Longtime divisional rivals will get reacquainted when NFC North counterparts Green Bay and Chicago square off at Solider Field Sunday afternoon on FOX. The Packers (1-2) have gotten off to a slow start thanks in large part to a sluggish offense and suspect run defense. The Bears (2-1) have turned things around after losing their season opener at home in overtime, posting consecutive road wins against the 49ers and Jets.
The NFL’s longest-running rivalry, this will be the 189th overall meeting (only two of these occuring in the postseason) between these historic franchises. Chicago holds a slim 93-89-6 lead, but Green Bay has dominated during the Aaron Rodgers era. Since Rodgers became the starter in 2008, the Packers are 10-3 against the Bears, including a win at Soldier Field in the 2011 NFC Championship Game.
Green Bay Packers at Chicago Bears
Kickoff: 1 p.m. ET
TV Channel: FOX
Spread: Green Bay -1.5
Three Things to Watch
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1. Green Bay’s Offensive Woes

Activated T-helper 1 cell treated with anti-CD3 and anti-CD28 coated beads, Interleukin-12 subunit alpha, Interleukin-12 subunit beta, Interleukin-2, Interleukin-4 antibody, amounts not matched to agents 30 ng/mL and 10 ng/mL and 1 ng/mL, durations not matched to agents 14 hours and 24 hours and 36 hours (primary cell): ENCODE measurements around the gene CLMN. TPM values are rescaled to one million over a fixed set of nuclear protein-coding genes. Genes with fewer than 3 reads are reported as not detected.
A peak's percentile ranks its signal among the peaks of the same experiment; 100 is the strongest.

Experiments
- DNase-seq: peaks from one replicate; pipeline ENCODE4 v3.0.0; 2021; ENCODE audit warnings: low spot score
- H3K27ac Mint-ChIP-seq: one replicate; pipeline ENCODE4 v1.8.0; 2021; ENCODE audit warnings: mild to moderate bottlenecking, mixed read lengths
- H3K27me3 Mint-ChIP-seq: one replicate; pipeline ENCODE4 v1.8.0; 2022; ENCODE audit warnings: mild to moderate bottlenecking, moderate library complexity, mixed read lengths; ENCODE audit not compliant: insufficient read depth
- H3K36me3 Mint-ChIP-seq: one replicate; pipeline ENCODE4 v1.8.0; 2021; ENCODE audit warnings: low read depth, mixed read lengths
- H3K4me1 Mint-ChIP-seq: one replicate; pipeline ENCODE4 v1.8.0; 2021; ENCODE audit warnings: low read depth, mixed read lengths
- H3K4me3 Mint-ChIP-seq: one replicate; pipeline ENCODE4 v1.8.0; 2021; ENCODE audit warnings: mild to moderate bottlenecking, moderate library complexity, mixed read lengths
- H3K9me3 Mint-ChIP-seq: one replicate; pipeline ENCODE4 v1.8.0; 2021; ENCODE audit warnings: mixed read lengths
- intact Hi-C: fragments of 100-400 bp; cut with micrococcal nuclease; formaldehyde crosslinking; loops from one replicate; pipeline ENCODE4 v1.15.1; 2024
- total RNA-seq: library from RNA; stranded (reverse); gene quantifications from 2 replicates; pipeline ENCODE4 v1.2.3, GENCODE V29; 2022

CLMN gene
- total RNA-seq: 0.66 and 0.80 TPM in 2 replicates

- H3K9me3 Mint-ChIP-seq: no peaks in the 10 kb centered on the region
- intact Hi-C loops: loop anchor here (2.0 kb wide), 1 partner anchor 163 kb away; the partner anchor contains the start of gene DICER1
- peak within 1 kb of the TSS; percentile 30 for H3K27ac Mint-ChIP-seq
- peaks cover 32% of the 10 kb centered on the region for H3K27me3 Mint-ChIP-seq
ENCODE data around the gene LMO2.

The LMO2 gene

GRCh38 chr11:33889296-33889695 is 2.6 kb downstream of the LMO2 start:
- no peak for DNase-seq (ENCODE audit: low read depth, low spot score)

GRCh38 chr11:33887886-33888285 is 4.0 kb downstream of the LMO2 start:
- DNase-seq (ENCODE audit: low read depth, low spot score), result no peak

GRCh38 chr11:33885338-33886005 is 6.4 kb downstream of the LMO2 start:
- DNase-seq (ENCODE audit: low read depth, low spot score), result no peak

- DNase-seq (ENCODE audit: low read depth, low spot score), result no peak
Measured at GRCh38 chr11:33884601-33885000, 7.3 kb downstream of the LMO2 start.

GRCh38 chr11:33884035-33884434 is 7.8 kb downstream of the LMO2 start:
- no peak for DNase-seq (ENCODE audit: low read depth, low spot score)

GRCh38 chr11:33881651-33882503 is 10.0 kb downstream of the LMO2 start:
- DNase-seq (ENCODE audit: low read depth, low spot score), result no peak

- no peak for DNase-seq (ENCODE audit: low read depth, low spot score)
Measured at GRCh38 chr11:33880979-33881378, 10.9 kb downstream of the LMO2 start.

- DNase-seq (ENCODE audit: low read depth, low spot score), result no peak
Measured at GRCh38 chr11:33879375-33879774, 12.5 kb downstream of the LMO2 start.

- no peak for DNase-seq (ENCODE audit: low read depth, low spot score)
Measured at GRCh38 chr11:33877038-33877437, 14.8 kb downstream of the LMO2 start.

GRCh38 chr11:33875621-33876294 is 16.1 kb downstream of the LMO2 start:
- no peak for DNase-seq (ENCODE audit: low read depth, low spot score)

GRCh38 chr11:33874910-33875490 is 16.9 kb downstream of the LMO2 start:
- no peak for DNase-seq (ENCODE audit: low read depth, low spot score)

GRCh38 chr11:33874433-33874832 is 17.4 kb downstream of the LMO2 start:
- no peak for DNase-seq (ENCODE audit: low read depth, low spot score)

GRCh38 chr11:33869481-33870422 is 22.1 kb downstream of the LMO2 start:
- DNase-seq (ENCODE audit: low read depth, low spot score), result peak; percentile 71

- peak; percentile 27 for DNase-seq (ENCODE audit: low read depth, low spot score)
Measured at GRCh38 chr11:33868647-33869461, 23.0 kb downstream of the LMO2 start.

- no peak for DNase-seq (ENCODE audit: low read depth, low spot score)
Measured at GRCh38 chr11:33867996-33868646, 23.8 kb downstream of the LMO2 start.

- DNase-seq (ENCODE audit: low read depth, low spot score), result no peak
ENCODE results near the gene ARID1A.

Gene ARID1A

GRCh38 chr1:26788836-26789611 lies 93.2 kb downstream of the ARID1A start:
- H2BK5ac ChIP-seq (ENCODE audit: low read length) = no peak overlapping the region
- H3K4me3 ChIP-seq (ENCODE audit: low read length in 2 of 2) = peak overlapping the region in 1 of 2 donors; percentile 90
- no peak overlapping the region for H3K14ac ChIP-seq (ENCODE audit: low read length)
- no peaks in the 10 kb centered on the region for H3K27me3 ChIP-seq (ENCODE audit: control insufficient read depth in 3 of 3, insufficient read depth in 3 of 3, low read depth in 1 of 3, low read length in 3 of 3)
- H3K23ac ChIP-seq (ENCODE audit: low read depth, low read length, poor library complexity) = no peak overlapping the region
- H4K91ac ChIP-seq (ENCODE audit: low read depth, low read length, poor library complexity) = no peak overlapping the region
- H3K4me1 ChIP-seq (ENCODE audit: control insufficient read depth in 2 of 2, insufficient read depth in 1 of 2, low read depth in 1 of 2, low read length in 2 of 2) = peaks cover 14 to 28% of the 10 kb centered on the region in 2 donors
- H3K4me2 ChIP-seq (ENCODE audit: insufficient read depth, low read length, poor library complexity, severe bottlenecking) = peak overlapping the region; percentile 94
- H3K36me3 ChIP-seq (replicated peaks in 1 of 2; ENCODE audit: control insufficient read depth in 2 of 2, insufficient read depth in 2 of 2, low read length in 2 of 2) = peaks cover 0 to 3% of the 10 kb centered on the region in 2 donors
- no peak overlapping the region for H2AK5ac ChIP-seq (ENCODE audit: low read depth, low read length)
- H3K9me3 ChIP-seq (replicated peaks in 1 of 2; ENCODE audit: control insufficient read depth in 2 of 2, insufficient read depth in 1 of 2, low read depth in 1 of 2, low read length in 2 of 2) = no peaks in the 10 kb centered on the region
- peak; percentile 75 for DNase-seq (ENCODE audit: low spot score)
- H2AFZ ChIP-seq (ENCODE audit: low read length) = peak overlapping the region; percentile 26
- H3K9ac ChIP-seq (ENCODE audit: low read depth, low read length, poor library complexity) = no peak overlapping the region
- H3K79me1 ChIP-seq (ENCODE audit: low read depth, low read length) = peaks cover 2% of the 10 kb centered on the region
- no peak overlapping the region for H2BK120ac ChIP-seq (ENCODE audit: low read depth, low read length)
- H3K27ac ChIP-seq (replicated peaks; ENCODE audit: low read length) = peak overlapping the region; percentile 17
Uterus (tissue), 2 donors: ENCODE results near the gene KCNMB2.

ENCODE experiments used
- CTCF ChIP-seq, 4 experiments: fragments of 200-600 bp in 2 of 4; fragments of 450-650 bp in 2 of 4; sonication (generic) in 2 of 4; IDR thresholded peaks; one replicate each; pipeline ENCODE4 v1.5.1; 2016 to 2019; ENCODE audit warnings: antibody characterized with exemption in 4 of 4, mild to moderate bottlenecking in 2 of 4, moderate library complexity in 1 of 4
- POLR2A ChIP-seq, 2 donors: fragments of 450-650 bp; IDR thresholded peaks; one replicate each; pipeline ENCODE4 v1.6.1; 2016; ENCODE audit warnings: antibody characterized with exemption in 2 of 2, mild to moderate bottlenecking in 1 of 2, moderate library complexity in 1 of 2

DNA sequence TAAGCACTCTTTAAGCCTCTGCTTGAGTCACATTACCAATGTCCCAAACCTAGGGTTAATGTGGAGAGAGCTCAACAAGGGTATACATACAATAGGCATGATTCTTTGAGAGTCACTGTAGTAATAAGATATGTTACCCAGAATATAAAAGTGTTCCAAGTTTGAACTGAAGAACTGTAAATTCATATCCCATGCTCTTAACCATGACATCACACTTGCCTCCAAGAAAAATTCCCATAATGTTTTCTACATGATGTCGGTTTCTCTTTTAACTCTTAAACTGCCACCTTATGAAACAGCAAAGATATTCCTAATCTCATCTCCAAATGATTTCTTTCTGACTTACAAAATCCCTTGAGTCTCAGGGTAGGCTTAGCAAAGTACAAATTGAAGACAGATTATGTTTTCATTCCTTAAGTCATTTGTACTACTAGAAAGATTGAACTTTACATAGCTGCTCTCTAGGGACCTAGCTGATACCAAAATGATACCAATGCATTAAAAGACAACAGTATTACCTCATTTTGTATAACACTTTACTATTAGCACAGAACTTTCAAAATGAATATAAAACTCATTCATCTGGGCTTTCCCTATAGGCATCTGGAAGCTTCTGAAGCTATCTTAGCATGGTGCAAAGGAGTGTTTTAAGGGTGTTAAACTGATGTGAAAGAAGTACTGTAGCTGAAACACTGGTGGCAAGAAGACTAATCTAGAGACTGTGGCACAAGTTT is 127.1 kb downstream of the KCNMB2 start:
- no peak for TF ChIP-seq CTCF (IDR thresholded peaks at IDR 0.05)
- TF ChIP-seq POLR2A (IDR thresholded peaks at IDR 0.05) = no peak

Raise your hand if you thought after three games this season the Packers would rank near the bottom of the NFL in total offense. Even with the season opener in Seattle, no one expected an Aaron Rodgers-led offense to be averaging fewer than 300 yards and only 18 points per game. Rodgers’ 697 yards passing in these first three games is the lowest in his career as a starting quarterback, while his 62.8 completion rate is his worst since 2009 (56.7). He does have five touchdown passes compared to just one interception, but these numbers pale in comparison to the damage he did in the first three games of 2013: 1,057 yards, eight touchdowns, three picks. Again, putting up low numbers (189-1-1) on the road against the defending Super Bowl champion Seahawks is perfectly understandable, but last week’s 162-yard passing effort against Detroit represented the fewest in any start (90 career) during which Rodgers didn’t leave early due to injury. The Packers’ offensive line issues are well documented and the running game certainly hasn’t done its part (more on that later), but everyone knows that this offense begins and end with No. 12. He’s had a great deal of success against Chicago in his career (10-3 record, 21:10 TD:INT ratio), so maybe a familiar face will be just the medicine this ailing offense needs to get well.